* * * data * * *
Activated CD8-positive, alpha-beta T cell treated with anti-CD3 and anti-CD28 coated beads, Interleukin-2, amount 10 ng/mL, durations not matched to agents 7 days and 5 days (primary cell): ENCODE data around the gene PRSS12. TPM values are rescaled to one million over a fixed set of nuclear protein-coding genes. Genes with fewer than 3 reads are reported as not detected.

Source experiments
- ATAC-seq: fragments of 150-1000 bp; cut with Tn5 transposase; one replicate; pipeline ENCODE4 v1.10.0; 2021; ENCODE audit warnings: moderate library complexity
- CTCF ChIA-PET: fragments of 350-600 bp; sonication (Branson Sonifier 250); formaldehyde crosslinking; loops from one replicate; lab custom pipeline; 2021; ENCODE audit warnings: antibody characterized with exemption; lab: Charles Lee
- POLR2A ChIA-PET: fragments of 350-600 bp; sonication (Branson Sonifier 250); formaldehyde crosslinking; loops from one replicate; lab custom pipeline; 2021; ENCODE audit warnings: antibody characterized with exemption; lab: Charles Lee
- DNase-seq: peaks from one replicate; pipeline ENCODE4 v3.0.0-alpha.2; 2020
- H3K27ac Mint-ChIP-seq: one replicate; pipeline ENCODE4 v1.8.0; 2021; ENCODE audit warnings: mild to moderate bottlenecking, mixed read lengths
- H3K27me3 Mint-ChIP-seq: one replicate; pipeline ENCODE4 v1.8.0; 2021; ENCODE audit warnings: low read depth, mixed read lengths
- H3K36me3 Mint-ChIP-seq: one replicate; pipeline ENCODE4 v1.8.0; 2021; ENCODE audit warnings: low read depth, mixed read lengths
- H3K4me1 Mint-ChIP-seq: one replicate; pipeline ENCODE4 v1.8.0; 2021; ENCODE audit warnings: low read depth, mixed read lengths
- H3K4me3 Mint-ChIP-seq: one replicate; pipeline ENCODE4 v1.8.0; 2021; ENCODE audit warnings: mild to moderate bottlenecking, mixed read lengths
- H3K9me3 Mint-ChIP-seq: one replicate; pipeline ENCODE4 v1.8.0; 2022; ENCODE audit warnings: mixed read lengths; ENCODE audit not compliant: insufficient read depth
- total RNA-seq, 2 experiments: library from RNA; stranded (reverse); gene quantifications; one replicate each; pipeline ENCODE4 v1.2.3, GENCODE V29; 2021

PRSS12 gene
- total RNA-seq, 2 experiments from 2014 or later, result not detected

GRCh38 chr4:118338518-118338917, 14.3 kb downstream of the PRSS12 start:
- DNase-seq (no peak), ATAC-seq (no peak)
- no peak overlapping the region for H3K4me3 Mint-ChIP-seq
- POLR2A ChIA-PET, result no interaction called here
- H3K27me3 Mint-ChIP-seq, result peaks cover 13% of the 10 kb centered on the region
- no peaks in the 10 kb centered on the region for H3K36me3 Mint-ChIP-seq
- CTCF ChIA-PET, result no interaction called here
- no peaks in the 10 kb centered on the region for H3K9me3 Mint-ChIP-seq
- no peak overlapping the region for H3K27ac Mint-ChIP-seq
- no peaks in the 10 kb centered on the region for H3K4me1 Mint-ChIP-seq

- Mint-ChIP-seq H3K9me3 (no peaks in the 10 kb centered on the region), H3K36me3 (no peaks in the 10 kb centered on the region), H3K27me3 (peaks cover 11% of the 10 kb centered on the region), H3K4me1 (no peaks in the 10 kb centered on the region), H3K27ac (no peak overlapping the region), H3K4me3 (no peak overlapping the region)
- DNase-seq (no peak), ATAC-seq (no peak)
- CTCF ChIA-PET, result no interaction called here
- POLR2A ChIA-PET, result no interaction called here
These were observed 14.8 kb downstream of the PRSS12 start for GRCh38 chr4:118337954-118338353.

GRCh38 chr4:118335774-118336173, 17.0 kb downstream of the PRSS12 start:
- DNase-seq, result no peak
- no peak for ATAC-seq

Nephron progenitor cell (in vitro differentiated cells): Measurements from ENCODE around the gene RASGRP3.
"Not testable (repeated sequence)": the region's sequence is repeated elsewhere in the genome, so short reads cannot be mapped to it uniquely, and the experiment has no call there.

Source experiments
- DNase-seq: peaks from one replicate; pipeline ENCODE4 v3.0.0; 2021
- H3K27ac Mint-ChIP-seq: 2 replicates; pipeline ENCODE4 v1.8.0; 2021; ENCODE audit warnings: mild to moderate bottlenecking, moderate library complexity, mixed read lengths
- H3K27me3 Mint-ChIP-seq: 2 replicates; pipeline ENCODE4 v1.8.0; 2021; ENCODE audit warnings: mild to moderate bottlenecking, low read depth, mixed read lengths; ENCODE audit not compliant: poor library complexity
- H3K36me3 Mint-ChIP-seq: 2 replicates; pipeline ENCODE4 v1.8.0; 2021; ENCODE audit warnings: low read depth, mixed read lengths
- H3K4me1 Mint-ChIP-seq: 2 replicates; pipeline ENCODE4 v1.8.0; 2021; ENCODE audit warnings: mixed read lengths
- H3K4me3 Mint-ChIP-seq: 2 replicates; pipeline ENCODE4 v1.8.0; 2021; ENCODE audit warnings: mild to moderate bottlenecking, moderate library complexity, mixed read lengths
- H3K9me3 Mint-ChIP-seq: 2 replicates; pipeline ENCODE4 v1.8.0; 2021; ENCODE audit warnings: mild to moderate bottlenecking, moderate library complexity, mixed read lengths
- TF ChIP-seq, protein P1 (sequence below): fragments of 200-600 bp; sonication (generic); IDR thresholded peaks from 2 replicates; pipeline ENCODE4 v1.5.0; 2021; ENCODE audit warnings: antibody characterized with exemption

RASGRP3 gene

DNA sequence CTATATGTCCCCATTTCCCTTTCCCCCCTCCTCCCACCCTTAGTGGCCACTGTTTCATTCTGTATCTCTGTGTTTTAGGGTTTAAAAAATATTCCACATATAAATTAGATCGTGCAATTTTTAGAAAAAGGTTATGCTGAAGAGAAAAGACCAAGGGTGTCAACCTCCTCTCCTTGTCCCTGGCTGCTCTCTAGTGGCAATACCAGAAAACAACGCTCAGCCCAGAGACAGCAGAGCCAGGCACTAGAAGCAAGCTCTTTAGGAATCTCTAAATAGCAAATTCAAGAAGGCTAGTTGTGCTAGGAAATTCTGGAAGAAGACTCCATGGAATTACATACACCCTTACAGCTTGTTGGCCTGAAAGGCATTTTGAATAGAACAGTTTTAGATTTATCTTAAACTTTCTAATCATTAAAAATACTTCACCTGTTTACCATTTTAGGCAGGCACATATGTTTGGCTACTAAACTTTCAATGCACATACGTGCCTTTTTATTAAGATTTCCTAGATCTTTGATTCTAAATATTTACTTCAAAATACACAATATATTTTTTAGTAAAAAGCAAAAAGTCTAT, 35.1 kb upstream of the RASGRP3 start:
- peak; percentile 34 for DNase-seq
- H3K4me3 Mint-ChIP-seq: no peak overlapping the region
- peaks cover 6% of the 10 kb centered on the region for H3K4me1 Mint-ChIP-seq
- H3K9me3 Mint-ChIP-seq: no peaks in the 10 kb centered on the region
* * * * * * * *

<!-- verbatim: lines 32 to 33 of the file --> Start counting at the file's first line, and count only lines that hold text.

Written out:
- DNase-seq, result no peak
- no peak for ATAC-seq